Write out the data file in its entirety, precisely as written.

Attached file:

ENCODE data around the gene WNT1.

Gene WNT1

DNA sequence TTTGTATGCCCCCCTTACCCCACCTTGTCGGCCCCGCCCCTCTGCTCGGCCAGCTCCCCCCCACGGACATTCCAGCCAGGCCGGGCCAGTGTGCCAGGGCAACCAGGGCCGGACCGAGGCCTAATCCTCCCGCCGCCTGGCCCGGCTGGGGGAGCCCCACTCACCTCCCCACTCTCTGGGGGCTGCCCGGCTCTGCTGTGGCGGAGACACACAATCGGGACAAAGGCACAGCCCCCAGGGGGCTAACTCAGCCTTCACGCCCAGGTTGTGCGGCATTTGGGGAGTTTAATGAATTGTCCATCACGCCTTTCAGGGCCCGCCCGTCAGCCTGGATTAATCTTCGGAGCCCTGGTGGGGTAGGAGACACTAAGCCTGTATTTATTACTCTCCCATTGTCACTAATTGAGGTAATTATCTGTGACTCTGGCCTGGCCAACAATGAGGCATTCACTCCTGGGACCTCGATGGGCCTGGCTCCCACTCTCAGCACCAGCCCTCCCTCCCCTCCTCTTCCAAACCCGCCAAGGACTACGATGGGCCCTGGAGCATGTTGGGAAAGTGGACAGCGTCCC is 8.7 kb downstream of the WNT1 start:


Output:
ENCODE data around the gene WNT1.

Gene WNT1

DNA sequence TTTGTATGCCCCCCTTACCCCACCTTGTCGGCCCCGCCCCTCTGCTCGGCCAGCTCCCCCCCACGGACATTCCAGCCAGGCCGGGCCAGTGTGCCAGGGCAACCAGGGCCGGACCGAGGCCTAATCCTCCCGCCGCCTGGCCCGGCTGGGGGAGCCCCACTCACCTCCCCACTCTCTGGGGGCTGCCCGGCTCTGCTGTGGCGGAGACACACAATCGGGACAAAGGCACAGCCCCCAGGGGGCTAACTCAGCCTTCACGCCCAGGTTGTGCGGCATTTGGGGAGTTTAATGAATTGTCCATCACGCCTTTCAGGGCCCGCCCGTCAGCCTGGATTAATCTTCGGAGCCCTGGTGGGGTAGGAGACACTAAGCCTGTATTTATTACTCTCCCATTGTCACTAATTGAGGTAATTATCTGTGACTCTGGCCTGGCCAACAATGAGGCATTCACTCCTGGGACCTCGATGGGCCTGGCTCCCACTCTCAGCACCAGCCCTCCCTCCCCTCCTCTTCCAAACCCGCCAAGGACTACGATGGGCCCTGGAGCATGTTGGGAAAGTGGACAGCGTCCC is 8.7 kb downstream of the WNT1 start: